Effect sizes of deletions and duplications on autism risk across the genome

Elise Douard, Abderrahim Zeribi, Catherine Schramm, Petra Tamer, Mor Absa Loum, Sabrina Nowak, Zohra Saci, Marie Pier Lord, Borja Rodríguez-Herreros, Martineau Jean-Louis, Clara Moreau, Eva Loth, Gunter Schumann, Zdenka Pausova, Mayada Elsabbagh, Laura Almasy, David C. Glahn, Thomas Bourgeron, Aurélie Labbe, Tomas PausLaurent Mottron, Celia M.T. Greenwood, Guillaume Huguet, Sébastien Jacquemont

Research output: Contribution to journalArticlepeer-review

1 Scopus citations

Abstract

Objective: Deleterious copy number variants (CNVs) are identified in up to 20% of individuals with autism. However, levels of autism risk conferred by most rare CNVs remain unknown. The authors recently developed statistical models to estimate the effect size on IQ of all CNVs, including undocumented ones. In this study, the authors extended this model to autism susceptibility. Methods: The authors identified CNVs in two autism populations (Simons Simplex Collection and MSSNG) and two unselected populations (IMAGEN and Saguenay Youth Study). Statistical models were used to test nine quantitative variables associated with genes encompassed in CNVs to explain their effects on IQ, autism susceptibility, and behavioral domains. Results: The “probability of being loss-of-function intolerant” (pLI) best explains the effect of CNVs on IQ and autism risk. Deleting 1 point of pLI decreases IQ by 2.6 points in autism and unselected populations. The effect of duplications on IQ is threefold smaller. Autism susceptibility increases when deleting or duplicating any point of pLI. This is true for individuals with high or low IQ and after removing de novo and known recurrent neuropsychiatric CNVs. When CNV effects on IQ are accounted for, autism susceptibility remains mostly unchanged for duplications but decreases for deletions. Model estimates for autism risk overlap with previously published observations. Deletions and duplications differentially affect social communication, behavior, and phonological memory, whereas both equally affect motor skills. Conclusions: Autism risk conferred by duplications is less influenced by IQ compared with deletions. The model applied in this study, trained on CNVs encompassing.4,500 genes, suggests highly polygenic properties of gene dosage with respect to autism risk and IQ loss. These models will help to interpret CNVs identified in the clinic.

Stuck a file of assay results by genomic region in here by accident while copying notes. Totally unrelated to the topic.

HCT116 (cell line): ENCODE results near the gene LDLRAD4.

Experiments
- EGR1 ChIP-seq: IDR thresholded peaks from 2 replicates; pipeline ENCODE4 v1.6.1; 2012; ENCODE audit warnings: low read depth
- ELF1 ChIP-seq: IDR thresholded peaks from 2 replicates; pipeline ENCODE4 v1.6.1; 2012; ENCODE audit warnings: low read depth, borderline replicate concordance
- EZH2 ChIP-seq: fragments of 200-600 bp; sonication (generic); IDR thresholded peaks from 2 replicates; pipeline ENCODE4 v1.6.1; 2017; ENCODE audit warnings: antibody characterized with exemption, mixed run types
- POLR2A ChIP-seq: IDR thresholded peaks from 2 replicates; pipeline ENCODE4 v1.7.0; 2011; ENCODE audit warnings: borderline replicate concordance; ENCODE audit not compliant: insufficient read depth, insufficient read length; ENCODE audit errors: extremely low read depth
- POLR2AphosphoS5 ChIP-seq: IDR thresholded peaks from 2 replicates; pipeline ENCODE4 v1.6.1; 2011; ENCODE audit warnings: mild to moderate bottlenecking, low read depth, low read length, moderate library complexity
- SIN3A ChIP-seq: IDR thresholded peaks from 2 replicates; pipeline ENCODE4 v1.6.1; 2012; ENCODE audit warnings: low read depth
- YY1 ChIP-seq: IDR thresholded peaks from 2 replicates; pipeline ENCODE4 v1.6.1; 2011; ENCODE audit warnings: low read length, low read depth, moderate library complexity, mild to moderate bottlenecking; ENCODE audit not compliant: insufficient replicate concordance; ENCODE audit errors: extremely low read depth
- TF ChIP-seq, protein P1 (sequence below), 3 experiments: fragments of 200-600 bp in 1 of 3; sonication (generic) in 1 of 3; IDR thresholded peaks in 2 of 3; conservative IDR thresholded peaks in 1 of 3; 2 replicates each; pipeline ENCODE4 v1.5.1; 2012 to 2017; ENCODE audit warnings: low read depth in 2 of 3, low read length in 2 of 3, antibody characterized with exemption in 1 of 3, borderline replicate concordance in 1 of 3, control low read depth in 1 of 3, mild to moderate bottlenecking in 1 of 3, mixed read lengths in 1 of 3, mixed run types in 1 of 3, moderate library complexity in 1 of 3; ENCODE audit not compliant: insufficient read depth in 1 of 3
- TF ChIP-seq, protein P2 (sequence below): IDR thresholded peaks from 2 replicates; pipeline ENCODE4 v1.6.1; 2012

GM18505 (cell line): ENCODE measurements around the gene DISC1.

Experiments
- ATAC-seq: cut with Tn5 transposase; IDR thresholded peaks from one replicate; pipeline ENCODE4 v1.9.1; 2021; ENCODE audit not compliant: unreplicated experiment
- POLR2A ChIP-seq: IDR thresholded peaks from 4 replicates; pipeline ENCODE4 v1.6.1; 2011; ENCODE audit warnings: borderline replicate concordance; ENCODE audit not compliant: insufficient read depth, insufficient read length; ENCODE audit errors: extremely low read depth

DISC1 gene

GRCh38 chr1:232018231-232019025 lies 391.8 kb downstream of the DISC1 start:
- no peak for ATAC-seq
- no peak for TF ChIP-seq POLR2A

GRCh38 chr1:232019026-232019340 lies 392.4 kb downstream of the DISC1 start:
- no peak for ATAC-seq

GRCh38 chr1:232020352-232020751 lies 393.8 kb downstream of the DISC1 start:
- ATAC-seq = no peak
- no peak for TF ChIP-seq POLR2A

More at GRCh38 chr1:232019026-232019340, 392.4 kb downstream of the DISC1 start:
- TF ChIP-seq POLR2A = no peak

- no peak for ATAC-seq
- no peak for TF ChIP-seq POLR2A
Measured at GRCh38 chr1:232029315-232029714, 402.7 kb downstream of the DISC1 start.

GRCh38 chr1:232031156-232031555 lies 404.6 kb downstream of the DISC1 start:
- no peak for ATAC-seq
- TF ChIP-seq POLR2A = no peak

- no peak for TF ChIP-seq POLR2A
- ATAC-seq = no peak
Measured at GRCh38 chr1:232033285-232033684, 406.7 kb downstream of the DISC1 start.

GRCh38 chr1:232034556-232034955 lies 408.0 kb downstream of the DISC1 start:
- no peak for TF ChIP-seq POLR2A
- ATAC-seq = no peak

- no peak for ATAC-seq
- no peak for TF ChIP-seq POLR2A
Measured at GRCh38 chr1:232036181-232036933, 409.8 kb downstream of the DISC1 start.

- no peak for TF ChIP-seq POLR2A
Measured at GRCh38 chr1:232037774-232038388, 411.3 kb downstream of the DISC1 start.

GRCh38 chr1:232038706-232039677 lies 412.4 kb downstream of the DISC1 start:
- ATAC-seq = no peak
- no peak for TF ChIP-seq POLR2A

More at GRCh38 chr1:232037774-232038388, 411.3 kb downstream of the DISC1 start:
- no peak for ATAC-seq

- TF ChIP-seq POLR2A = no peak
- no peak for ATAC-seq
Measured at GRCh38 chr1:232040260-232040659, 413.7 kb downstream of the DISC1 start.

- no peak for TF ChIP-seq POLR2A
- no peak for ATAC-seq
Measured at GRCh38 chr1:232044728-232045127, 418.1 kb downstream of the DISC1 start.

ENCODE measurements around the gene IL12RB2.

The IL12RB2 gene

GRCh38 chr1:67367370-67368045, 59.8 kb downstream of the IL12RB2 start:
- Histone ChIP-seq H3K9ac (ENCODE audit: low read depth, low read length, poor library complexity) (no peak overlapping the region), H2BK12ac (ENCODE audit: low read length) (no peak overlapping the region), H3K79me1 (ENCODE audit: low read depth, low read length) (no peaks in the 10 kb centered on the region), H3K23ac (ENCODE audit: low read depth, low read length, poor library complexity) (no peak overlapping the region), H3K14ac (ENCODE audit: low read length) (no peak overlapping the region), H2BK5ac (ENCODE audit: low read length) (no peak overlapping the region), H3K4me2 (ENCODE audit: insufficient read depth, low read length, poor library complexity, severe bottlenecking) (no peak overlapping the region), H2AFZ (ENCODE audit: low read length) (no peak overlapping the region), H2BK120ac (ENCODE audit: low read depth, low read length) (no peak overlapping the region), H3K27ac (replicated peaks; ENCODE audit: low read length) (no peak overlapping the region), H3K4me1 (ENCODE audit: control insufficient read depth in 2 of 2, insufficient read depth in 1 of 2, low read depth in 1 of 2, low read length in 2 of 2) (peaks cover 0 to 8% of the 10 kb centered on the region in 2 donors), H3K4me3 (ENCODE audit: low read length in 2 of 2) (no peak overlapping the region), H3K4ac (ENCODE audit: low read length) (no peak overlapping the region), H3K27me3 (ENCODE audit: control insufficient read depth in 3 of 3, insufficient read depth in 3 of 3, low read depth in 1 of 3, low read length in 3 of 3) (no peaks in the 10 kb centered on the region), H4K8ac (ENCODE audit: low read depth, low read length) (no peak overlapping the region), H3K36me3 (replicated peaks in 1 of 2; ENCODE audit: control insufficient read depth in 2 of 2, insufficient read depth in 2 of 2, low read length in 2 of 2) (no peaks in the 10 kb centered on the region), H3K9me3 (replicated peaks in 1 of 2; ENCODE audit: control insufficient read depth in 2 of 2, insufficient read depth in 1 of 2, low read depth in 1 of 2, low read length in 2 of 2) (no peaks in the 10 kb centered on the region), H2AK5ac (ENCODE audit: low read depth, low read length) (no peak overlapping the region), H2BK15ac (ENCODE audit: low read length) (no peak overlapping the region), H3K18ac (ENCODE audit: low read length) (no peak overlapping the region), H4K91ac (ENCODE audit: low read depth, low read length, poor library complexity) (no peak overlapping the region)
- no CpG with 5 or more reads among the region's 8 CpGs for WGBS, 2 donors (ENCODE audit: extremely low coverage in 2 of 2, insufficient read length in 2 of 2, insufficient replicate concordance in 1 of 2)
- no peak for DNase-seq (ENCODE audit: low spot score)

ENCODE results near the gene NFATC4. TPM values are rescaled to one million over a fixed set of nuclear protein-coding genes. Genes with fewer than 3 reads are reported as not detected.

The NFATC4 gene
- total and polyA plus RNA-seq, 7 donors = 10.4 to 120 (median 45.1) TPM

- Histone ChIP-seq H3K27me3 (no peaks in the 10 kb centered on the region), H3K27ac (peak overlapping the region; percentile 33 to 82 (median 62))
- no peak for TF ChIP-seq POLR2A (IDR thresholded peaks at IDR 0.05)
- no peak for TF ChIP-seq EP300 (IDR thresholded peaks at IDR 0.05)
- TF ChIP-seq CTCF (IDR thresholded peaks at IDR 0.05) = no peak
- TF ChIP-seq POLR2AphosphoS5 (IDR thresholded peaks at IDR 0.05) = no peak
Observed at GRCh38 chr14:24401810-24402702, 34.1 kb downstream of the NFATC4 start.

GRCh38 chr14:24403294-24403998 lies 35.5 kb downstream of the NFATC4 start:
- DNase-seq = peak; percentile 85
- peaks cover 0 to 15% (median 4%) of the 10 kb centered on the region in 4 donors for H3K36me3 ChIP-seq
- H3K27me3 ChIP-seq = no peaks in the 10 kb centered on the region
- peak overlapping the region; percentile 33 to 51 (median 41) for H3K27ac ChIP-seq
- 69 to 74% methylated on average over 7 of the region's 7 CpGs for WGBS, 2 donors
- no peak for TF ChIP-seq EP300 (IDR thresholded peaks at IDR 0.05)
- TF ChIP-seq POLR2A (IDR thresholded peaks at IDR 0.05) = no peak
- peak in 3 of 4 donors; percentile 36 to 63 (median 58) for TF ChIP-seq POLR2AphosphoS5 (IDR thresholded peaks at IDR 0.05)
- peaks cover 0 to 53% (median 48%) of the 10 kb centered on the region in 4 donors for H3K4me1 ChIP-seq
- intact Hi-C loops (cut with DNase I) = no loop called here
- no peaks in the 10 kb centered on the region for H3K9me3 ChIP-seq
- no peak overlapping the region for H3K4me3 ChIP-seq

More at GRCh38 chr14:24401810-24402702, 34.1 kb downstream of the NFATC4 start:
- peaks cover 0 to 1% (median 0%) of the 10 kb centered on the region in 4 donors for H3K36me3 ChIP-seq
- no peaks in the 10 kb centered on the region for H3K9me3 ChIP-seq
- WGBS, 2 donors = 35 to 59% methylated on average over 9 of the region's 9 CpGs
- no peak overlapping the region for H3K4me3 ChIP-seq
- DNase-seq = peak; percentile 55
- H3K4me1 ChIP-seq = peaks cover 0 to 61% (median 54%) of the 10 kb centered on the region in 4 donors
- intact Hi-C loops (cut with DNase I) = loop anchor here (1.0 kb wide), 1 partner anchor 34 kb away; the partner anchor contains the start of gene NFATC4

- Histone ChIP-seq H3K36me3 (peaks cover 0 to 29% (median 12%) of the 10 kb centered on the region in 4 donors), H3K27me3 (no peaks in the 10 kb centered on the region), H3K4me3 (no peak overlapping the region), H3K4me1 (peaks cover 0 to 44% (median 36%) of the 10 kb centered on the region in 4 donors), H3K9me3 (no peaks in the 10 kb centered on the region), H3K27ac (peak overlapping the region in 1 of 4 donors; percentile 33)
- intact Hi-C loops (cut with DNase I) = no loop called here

Original languageEnglish (US)
Pages (from-to)87-98
Number of pages12
JournalAmerican Journal of Psychiatry
Volume178
Issue number1
DOIs
StatePublished - Jan 2021
Externally publishedYes

ASJC Scopus subject areas

  • Psychiatry and Mental health

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